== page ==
Cascade Ponds reside in parkland beneath the formidable presence of Cascade Mountain in Banff National Park, Alberta, Canada. The ponds are the final resting place for water leaving Lake Minnewanka en route through the mining ghost town of Anthracite to merge with the mighty Bow River. The view to the south is dominated by Mount Rundle connecting the distance between Canmore and the Town of Banff.
A snowshoe around Cascade Ponds can follow the path system or be as free form as the mood dictates. There are ancillary trailheads to the Water Tower or 5.6 KM (3.5 miles), one-way, to Johnson Lake which provide the option to extend the length and effort of the day substantially. A different trailhead provides a 2.5 KM (1.6 mile) trail link to Lower Bankhead, which is inaccessible by road during the winter months. Immediately to the west, Cascade Mountain consumes the field of vision and to the north, majestic mountains, in the distance above Lake Minnewanka, peek above the tree line. Frozen channels of ice connect Cascade Ponds, and picturesque bridges, important in summer, are academic today but still add significant beauty to surrounding landscapes.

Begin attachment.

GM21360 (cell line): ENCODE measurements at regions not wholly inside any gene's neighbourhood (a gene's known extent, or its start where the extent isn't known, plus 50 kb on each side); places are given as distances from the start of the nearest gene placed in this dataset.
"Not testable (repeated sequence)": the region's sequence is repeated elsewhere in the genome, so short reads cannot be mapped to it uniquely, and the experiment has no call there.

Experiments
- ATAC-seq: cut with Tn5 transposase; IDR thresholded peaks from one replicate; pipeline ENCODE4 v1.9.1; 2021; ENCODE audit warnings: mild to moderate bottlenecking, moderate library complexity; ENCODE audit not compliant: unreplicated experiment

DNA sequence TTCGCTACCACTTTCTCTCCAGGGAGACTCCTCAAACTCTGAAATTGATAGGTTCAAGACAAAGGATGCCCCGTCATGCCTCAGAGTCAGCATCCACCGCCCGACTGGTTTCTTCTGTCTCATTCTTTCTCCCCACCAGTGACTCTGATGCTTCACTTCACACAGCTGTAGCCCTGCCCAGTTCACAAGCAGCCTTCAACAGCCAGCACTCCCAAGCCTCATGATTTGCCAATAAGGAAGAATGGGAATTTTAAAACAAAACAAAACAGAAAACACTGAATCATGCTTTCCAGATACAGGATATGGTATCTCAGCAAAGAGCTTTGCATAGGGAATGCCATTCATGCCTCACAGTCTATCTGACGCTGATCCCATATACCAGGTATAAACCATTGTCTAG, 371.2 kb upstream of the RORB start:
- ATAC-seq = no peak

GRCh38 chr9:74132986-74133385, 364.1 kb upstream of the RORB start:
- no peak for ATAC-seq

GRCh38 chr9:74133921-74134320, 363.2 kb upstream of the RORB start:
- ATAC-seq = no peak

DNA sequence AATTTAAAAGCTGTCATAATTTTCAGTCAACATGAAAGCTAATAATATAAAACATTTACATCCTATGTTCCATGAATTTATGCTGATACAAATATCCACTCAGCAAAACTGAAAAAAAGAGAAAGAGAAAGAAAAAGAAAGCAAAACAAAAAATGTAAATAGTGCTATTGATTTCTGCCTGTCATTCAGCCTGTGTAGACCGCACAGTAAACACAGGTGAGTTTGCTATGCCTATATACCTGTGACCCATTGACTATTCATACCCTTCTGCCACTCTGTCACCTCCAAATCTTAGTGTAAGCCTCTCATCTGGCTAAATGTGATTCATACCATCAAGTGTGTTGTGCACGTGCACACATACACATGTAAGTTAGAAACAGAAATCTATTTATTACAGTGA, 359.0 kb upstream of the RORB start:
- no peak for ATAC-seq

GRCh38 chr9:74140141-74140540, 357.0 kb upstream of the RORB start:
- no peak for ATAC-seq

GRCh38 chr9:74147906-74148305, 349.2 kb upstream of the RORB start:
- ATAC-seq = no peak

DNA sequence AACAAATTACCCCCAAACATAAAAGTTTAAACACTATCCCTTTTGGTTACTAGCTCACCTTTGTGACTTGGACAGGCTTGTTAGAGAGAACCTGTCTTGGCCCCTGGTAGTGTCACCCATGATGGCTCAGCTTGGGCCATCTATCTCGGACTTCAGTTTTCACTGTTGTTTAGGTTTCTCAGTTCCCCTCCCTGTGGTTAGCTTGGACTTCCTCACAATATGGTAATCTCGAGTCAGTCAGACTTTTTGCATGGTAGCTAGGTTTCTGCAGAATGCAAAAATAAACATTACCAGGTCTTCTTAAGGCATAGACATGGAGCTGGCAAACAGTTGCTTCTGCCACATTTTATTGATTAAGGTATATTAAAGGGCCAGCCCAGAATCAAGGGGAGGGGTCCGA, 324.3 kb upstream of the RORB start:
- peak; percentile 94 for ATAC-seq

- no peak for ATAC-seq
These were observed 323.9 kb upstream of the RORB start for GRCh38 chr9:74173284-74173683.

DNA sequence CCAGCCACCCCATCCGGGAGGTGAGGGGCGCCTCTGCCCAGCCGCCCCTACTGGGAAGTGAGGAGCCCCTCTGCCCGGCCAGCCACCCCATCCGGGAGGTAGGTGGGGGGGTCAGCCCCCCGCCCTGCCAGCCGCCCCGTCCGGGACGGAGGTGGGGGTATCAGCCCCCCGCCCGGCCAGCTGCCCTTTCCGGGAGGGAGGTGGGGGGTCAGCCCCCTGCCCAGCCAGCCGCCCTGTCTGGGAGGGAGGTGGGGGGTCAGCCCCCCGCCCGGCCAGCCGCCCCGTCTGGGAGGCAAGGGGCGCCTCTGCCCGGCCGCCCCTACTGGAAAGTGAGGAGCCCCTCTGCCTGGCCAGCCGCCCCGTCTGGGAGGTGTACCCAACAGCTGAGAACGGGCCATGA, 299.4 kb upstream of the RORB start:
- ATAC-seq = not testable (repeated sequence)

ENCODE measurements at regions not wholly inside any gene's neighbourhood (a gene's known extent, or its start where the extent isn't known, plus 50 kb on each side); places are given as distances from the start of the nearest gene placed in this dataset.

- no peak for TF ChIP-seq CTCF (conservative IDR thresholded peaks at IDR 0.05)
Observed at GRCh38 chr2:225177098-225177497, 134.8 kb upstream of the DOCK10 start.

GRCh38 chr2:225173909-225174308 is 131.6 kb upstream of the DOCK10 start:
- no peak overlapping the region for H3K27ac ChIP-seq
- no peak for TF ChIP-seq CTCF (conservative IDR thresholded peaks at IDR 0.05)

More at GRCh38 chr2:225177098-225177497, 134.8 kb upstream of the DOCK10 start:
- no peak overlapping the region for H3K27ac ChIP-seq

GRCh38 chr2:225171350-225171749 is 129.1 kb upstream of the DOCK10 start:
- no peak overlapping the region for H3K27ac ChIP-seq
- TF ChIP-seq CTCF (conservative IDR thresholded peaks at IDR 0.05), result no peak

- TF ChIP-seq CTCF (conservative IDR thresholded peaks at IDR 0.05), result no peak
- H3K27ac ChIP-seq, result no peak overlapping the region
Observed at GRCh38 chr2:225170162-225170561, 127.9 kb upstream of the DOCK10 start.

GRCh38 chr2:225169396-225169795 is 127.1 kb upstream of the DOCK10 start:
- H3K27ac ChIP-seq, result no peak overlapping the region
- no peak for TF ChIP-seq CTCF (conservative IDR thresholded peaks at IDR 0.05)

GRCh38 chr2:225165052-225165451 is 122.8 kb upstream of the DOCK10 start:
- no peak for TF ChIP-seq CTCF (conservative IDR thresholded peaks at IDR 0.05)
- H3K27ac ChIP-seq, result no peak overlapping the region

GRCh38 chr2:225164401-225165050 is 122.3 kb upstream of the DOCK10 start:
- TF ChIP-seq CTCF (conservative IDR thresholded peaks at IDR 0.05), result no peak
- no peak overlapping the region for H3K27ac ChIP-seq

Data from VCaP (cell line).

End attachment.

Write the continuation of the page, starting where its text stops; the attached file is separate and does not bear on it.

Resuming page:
Ice waterfalls, popular with ice climbers from around the world, are prominent on Cascade Mountain and Mount Rundle. The benefit they have enjoyed from the early season freeze-thaw cycles is being compromised by the current unseasonably mild temperatures but there is still plenty of winter remaining and the potential remains for the ice to fatten again. Forever optimistic.
Cascade Ponds is an excellent place for an unstructured snowshoe combined with a picnic lunch. It is a peaceful place to enjoy spectacular mountain scenery on a clear-sky, sunny day moderated by cool, fresh mountain air. It doesn’t get much better than this.